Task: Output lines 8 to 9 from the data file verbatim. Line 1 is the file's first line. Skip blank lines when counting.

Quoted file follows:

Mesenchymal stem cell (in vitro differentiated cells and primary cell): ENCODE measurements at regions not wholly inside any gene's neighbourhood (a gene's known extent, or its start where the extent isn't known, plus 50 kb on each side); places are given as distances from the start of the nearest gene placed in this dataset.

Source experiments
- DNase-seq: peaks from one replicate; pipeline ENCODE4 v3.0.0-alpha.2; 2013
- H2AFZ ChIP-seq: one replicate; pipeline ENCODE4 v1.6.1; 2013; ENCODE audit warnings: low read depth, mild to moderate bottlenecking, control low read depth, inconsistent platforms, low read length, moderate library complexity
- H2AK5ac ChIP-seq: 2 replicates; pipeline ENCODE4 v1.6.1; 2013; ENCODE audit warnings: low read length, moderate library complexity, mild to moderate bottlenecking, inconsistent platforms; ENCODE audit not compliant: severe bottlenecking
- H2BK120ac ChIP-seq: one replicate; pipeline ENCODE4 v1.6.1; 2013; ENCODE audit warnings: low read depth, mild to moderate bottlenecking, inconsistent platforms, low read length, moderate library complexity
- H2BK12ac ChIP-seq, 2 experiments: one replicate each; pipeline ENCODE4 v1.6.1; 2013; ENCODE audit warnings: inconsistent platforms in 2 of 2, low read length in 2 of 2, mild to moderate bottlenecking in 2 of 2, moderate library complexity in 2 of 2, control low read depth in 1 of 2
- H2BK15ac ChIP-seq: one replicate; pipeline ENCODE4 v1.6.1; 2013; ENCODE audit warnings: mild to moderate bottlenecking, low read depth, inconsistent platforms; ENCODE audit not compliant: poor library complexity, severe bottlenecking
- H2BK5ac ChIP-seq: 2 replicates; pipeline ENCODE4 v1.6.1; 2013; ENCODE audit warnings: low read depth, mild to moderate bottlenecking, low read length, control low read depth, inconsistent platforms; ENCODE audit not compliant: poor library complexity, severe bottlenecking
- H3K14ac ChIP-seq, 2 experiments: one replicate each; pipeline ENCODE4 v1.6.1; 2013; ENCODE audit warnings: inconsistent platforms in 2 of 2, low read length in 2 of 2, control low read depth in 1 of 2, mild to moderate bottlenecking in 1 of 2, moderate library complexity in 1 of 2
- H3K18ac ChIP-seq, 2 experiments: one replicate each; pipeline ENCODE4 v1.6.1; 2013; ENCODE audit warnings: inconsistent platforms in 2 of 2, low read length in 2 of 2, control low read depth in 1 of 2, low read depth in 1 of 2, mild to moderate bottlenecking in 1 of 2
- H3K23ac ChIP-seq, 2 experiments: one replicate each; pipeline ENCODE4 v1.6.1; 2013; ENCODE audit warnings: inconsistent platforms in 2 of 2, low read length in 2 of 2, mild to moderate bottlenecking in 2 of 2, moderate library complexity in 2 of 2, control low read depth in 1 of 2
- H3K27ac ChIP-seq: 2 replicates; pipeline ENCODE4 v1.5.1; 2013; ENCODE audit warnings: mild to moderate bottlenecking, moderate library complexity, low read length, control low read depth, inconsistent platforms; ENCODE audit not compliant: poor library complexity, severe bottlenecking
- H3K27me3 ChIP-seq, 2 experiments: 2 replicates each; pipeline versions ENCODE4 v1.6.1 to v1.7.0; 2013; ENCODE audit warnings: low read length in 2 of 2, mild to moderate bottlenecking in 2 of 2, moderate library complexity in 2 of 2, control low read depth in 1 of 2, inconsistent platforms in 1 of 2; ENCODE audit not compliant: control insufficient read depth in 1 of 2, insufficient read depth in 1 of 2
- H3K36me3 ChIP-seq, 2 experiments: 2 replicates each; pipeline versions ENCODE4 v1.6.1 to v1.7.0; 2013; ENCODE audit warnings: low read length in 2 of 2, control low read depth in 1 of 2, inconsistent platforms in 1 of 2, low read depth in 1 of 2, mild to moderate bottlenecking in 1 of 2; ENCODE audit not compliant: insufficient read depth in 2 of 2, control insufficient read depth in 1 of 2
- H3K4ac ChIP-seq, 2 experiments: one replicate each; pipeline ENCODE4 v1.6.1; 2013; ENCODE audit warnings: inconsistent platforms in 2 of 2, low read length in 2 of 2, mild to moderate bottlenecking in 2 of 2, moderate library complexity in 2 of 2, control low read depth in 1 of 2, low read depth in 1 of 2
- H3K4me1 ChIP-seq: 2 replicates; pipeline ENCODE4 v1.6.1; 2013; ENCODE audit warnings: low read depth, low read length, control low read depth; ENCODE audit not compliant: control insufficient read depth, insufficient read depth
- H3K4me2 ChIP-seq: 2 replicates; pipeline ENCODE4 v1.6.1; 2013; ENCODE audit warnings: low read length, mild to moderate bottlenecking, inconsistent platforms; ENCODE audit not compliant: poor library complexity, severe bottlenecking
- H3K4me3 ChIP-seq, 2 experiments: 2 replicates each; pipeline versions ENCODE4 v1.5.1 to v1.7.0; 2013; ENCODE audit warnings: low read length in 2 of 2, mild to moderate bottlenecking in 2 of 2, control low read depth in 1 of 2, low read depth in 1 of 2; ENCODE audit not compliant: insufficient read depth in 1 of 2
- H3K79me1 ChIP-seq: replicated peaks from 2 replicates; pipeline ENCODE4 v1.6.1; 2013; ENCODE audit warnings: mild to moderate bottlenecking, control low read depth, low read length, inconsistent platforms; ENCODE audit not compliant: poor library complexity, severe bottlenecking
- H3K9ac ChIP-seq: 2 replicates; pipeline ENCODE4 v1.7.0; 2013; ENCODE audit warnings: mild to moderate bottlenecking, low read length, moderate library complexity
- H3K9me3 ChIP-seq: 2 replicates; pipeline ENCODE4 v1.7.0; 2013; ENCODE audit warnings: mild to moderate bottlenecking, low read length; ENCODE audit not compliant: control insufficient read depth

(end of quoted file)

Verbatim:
- H2BK15ac ChIP-seq: one replicate; pipeline ENCODE4 v1.6.1; 2013; ENCODE audit warnings: mild to moderate bottlenecking, low read depth, inconsistent platforms; ENCODE audit not compliant: poor library complexity, severe bottlenecking
- H2BK5ac ChIP-seq: 2 replicates; pipeline ENCODE4 v1.6.1; 2013; ENCODE audit warnings: low read depth, mild to moderate bottlenecking, low read length, control low read depth, inconsistent platforms; ENCODE audit not compliant: poor library complexity, severe bottlenecking